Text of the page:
Contact lenses are a great alternative to wearing eyeglasses. An often unknown fact is that not all patients wear contact lenses as their primary source of vision correction. Each patient is different, with some patients wearing contact lenses only on weekends, special occasions or just for sports. That is the beauty of contact lens wear, the flexibility it gives each individual patient and their lifestyle. If you decide to opt for contact lens wear, it is very important that the lenses fit properly and comfortably and that you understand contact lens safety and hygiene. A contact lens exam will include both a comprehensive eye exam to check your overall eye health, your general vision prescription and then a contact lens consultation and measurement to determine the proper lens fit.

    The Importance of a Comprehensive Eye Exam

    Whether or not you have vision problems, it is important to have your eyes checked regularly to ensure they are healthy and that there are no signs of a developing eye condition. A comprehensive eye exam will check the general health of your eyes as well as the quality of your vision. During this exam the eye doctor will determine your prescription for eyeglasses, however this prescription alone is not sufficient for contact lenses. The doctor may also check for any eye health issues that could interfere with the comfort and success of contact lens wear.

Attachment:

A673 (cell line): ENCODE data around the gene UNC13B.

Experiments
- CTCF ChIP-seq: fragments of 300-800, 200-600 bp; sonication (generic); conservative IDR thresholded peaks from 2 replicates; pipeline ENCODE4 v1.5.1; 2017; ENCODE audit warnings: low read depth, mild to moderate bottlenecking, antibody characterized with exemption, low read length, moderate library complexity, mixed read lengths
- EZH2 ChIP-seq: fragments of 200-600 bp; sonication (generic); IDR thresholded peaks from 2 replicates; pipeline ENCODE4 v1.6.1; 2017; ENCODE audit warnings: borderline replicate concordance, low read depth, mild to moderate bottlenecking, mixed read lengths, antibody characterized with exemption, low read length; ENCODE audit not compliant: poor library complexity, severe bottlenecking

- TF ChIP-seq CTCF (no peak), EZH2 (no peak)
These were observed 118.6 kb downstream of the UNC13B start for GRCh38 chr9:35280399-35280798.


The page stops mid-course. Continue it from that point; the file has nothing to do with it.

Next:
The Contact Lens Consultation

    The contact lens industry is always developing new innovations to make contacts more comfortable, convenient and accessible. Therefore, one of the initial steps in a contact lens consultation is to discuss with your eye doctor some lifestyle and health considerations that could impact the type of contacts that suit you best. Some of the options to consider are whether you would prefer daily disposables or monthly disposable lenses, as well as soft versus rigid gas permeable (GP) lenses. If you have any particular eye conditions, such as astigmatism or dry eye syndrome, your eye doctor might have specific recommendations for the right type or brand for your optimal comfort and vision needs. Now is the time to tell your eye doctor if you would like to consider colored contact lenses as well. If you are over 40 and experience problems seeing small print, for which you need bifocals to see close objects, your eye doctor may recommend multifocal lenses or a combination of multifocal and monovision lenses to correct your unique vision needs.

    Contact Lens Fitting

    One size does not fit all when it comes to contact lenses. Your eye doctor will need to take some measurements to properly fit your contact lenses. Contact lenses that do not fit properly could cause discomfort, blurry vision or even damage the eye. Here are some of the measurements your eye doctor will take for a contact lens fitting: